By staring at screens all evening, we’re exposing ourselves to a ton of blue light which impacts the production of the sleep hormone by telling our body we’re trying to stay awake. So, thanks to blue light, less melatonin is excreted at night than should be.
Luckily, there are solutions to improve sleep quality.
During the day make sure you expose yourself to natural daylight for as long as possible. Once it gets dark try to expose yourself to less artificial light and stay in the dark whenever possible. Channel your inner vampire energy and follow these suggestions to improve your sleep quality:
🌅 Make sure you get 2 to 10 minutes of sun when you get up: Bright light helps stimulate cortisol production and will make you feel more awake and productive. We often talk about cortisol in a negative way, but this hormone is naturally present and necessary for the proper functioning of your body.
🏋️ ♀️ A small amount of exercise in the mornings triggers a mechanism that signals to the body that it's time to be active, again activating our biological clock.
☀️ Get 30 to 40 minutes of natural light in the morning. We don’t mean stand staring through a window – actually get up, and go outside.
🤩 Avoid sunglasses in the morning. But also, don’t blind yourself. If the sun is particularly intense then ignore this advice and put on a pair of Horus X’s sunglasses instead.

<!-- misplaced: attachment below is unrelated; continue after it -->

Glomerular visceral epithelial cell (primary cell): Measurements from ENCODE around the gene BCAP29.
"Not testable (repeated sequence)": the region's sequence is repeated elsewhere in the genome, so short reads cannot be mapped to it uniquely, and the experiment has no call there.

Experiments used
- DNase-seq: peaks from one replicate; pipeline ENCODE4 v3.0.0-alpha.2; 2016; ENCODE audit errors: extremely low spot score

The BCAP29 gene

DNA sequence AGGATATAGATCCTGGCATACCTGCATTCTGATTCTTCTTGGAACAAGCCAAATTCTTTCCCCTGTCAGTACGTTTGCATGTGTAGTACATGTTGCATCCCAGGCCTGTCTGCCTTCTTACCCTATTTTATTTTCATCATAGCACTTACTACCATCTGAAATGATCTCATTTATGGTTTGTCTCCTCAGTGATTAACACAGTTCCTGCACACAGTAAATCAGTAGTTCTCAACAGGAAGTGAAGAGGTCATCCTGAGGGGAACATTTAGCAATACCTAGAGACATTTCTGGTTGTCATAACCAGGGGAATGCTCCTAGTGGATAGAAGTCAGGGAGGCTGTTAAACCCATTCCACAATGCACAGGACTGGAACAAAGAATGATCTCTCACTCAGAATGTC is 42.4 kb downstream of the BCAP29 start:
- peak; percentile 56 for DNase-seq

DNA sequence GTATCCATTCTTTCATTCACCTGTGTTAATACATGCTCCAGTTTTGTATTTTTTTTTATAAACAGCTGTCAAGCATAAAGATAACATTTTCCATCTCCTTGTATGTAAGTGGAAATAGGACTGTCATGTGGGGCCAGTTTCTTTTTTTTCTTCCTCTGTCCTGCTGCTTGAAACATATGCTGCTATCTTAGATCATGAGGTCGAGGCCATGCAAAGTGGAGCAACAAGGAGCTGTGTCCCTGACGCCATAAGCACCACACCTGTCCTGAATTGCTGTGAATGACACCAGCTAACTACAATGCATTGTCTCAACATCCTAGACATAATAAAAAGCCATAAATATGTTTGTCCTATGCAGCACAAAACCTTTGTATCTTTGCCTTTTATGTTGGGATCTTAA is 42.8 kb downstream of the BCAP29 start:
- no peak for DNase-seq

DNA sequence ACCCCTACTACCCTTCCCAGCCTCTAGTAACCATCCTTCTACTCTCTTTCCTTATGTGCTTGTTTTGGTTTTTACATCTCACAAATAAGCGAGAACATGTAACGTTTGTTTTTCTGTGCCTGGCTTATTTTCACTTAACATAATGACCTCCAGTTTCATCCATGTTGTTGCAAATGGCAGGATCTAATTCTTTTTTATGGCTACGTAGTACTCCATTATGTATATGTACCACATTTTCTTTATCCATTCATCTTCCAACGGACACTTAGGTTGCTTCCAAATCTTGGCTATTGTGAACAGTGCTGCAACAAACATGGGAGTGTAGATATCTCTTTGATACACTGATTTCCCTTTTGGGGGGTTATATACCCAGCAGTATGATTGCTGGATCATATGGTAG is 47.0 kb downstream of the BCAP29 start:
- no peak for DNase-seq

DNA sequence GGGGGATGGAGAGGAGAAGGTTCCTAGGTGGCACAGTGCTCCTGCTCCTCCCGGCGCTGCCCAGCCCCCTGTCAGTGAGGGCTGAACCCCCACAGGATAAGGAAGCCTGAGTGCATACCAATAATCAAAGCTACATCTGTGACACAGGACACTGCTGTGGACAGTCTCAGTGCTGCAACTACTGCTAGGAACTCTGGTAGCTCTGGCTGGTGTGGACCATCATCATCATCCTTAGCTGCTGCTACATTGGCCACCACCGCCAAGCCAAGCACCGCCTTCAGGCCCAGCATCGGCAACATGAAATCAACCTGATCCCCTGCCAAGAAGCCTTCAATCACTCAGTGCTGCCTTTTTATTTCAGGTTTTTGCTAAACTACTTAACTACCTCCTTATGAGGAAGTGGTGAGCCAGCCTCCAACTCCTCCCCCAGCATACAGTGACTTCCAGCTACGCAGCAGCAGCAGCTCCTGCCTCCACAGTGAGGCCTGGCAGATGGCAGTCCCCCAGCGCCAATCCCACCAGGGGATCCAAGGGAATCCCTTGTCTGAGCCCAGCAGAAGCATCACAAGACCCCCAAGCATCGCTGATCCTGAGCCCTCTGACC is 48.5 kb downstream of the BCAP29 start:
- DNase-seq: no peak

Start reducing your exposure to light in the late afternoon. From about 6pm, or whenever the sun goes down, try and go down with it and start limiting your exposure to both blue and artificial light in the evenings.
😎 Reduce exposure to bright lights 3 hours before bedtime. We recommend trying dim, ambient lighting or blue light glasses to help encourage melatonin production at a reasonable time.
🏮 Avoid any light in your bedroom. Turn off the TV and learn to sleep as your ancestors did – in the dark.
⚠️ Absolutely avoid any and all light between 11 a.m. and 4 a.m. Think like a vampire and stay in your coffin bed. If you do need to get up to go to the bathroom, let the dog out, or check why no one else is following your fabulous new bedtime routine, keep lighting dim and use red lights or blue light blocking glasses wherever possible.
2. Consistency is key: fix your sleeping schedule
Our body works like a machine with complex mechanics regulated by a biological clock. Like flesh-driven robots. Or Sheldon Cooper.
🕰 To get your body into a good rhythm, you need to wake up and go to sleep at the same specific time each day.
This used to be way easier, but thanks to the introduction of Netflix and gaming, we’re up binging or playing until the early hours of the morning; ruining our natural sleep schedule and resulting in poor sleep.
The best fix is:
👉 Set a bedtime schedule and respect it as often as possible. You’ll be surprised to see that after a few days, your body will be so used to it that you will start to feel tired systematically around the same time. And you can catch up on The Last of Us anytime.
3. Regulate your bedroom temperature
Whether you’re a heat seeker or prefer to sleep as though you’re encased in ice, the temperature of your room plays a surprisingly large role in how good the quality of sleep you get is.